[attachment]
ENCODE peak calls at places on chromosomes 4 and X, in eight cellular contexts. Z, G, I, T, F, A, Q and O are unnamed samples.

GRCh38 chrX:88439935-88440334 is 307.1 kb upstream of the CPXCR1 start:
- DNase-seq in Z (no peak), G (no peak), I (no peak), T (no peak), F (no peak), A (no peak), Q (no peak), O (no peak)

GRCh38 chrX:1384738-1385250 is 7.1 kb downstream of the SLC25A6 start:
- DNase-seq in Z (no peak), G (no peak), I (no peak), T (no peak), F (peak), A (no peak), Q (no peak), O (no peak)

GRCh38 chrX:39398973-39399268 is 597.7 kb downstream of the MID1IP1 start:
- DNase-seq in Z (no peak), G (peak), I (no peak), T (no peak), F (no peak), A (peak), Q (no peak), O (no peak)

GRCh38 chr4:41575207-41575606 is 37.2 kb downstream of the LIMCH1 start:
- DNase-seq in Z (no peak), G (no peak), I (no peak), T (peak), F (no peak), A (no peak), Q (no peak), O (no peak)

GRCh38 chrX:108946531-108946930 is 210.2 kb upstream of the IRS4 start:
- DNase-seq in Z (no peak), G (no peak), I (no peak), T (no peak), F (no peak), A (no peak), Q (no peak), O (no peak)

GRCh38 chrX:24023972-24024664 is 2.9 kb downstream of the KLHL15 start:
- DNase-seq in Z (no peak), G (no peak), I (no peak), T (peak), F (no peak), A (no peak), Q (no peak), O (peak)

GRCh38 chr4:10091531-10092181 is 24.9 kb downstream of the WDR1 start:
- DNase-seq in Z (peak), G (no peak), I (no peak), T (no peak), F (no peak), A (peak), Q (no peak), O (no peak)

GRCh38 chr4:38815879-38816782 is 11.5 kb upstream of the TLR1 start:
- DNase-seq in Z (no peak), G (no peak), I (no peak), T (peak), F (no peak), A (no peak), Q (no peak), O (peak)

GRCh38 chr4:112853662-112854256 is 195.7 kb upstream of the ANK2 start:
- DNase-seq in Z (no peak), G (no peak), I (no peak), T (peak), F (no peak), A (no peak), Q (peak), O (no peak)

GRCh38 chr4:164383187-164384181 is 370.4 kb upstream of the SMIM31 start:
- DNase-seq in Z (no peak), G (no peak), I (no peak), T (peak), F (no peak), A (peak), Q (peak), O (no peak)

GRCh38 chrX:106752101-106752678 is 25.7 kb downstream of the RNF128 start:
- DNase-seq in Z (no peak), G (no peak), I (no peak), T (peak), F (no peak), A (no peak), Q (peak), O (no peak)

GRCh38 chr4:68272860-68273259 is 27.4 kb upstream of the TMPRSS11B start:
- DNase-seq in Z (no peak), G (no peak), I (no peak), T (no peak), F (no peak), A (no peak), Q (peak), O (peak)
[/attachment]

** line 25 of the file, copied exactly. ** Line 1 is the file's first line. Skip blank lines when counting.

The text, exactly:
- DNase-seq in Z (no peak), G (no peak), I (no peak), T (no peak), F (no peak), A (no peak), Q (peak), O (peak)